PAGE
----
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ANALYSIS: F-35B or not – aircraft carriers may be made impotent by sat-targeted diving missiles

10 May 2012, 19:32 UTC
ANALYSIS: F-35B or not – aircraft carriers may be made impotent by sat-targeted diving missiles
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Courtesy: BAE Systems

The UK Government has just reversed a decision on which type of F-35 fighter aircraft it wants for its new Queen Elizabeth-class aircraft carriers which are currently under construction. Fearful of any costly development hitches over new technology electromagnetic catapults/traps, the government has decided to go back to the STOVL “jump jet” F-35B version rather than having the longer range US Navy-style F-35C tail-hook/arrestor hook landing type.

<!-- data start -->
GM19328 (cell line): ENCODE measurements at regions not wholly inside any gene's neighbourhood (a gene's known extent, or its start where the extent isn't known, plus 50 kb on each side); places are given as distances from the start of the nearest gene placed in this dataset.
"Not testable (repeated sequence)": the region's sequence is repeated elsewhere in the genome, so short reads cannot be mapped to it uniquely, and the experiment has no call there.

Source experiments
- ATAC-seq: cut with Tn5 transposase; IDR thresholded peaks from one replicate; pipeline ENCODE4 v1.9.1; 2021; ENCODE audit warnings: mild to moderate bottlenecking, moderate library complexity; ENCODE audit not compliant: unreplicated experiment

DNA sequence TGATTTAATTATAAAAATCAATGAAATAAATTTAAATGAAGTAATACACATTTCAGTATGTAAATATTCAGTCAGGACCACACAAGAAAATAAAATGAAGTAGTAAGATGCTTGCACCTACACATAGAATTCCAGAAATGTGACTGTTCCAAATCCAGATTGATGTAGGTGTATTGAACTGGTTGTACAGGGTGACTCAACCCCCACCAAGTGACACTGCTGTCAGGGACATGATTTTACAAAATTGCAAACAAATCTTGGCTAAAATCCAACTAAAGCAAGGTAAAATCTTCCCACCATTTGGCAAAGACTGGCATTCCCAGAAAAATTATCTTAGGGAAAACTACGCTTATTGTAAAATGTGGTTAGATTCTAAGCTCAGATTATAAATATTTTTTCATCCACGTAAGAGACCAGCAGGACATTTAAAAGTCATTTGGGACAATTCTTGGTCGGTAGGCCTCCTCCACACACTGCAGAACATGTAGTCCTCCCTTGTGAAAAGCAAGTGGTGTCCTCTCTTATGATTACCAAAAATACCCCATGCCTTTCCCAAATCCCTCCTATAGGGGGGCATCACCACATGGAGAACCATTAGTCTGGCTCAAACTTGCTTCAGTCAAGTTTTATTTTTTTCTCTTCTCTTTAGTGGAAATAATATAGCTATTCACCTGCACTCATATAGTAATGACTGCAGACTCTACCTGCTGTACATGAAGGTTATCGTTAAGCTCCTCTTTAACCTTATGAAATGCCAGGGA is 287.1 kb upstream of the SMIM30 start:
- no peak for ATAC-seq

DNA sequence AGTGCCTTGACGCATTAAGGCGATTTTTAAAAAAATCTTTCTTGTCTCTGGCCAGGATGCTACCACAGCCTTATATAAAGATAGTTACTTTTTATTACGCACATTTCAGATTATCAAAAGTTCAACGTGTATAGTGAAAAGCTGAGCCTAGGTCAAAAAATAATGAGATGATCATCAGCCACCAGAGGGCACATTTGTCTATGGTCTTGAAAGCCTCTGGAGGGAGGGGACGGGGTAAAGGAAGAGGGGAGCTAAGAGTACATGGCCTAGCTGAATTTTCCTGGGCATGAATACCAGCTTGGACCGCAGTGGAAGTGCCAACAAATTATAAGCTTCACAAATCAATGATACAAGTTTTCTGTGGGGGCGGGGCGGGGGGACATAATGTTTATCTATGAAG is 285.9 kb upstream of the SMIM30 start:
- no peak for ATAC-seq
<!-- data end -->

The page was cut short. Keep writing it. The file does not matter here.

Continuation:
The decision has its dangers, not least because the costly-to-develop vertically landing F-35B might still be cancelled as it so nearly was in 2011. In that event, the Royal Navy would be in the unhappy position of having aircraft carriers with no aircraft to fly off them, especially given that the UK’s Ministry of Defence has already sold its remaining Harrier GR7 and GR9 strike bombers to the Americans.

Is bringing the Sea Harrier out of retirement feasible in an emergency?

Of course, the Royal Navy could try and dig its prematurely retired Sea Harriers out of their museums and engineering training establishments (the final FA-2 version of the Sea Harrier fighter was highly rated for its Blue Vixen ...

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